Seven of the 12 sites have stable endemic malaria (Table 1), which appears as the most important cause of child mortality in most of Africa, with exceptions being the two South African sites, where it is well controlled, and Butajira in Ethiopia (Table 2). The Butajira site is an area of unstable malaria (both P. falciparum and P. vivax), with wide variations in transmission intensity associated with variations in altitude.

The malaria rates we have provided for stable endemic areas are inflated by the inclusion of fevers of unknown origin. In the Butajira site, there were few deaths from malaria (0.6 deaths per 1000 person-years), malaria is seasonal and occurs in low-lying areas, and the disease could thus be excluded as a likely cause of most of the deaths from fever (pyrexia) of unknown origin (PUO). The death rate for PUO from Butajira (0.8 per 1000 person-years, included in the category "other") thus provides an estimate of the true rate of non-malaria PUO mortality in the areas with stable endemic P. falciparum. This procedure suggests that there is only a small inflation of the malaria mortality rates in these areas. The two South African sites, which could also be used to provide estimate of non-malaria fever mortality, had negligible numbers of PUO deaths.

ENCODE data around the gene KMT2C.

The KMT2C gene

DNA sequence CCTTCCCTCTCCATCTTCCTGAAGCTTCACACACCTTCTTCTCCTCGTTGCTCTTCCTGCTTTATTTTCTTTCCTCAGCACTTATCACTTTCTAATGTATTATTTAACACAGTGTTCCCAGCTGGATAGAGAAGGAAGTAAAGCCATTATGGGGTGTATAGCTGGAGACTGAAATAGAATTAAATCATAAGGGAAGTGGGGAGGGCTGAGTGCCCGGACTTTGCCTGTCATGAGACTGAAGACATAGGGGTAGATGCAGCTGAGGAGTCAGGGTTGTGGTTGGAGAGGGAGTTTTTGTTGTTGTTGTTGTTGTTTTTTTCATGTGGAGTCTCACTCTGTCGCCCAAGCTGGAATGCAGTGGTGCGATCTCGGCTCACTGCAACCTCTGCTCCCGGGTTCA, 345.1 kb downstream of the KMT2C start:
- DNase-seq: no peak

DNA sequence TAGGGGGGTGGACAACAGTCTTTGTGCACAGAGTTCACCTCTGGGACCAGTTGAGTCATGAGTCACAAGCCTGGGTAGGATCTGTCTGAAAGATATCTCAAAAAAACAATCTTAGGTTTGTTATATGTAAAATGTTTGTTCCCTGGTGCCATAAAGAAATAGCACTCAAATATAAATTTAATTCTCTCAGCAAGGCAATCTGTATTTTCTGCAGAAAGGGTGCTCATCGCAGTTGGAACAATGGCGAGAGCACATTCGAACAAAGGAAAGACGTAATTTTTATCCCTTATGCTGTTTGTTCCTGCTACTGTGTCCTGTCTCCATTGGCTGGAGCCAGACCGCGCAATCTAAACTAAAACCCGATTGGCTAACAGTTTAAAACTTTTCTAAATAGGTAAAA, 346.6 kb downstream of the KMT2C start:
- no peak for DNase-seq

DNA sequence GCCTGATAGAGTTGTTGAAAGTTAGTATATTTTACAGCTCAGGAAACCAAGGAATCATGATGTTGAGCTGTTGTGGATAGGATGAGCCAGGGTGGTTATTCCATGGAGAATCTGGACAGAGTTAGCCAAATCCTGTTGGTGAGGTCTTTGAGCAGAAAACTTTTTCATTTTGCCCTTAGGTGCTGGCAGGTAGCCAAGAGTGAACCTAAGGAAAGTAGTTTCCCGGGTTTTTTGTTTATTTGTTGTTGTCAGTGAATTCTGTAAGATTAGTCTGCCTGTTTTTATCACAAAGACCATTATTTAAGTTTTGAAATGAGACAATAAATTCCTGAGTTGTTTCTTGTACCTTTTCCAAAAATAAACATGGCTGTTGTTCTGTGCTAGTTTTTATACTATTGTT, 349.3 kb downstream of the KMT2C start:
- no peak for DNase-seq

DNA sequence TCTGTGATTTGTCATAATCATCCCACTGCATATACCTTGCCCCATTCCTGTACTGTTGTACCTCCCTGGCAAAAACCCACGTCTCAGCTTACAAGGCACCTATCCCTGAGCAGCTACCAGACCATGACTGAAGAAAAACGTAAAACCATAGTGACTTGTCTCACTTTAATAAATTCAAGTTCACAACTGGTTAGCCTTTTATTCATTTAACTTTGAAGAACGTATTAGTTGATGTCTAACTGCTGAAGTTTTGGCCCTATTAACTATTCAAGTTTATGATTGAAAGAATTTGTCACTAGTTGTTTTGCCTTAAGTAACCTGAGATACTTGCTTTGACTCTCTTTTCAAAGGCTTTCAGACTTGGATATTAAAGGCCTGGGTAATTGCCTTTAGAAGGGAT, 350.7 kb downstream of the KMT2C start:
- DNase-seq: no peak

Incidence of death attributed to diarrhoeal diseases also varied widely, with the highest proportionate mortality in the West African sites, and the main burden in young children but with high death rates also in the elderly (Fig. 2). In most of the East and Southern African sites, diarrhoeal disease rarely causes death.

Diseases covered by WHO's Expanded Programme on Immunization (EPI), including measles and those listed as "childhood-cluster" diseases were also most frequent in West Africa but did not often lead to death. In all sites, tropical parasitic diseases (except for malaria) collectively accounted for lower than 0.05 deaths per 1000 person-years, so these conditions were not taken into account in our calculations.

Economic development is commonly associated with a transition from infectious to noncommunicable diseases.10 Although neoplasms, diabetes and cardiovascular disease form lesser components of the overall mortality burden in all the sites, there is evidence of health transitions in the Southern African and Bangladeshi sites, with rates for these conditions higher than elsewhere in sub-Saharan Africa (Fig. 3 and Fig. 4). Although Manhica is geographically very close to the South African sites, its mortality patterns are more like those of the East African sites than those in South Africa, with high malaria rates, high maternal mortality, relatively low human immunodeficiency virus (HIV), and low chronic disease mortality. The southern African (including Manhica) and Bangladeshi sites, also have the highest rates of deaths due to injuries (Table 2, Fig. 3 and Fig. 4).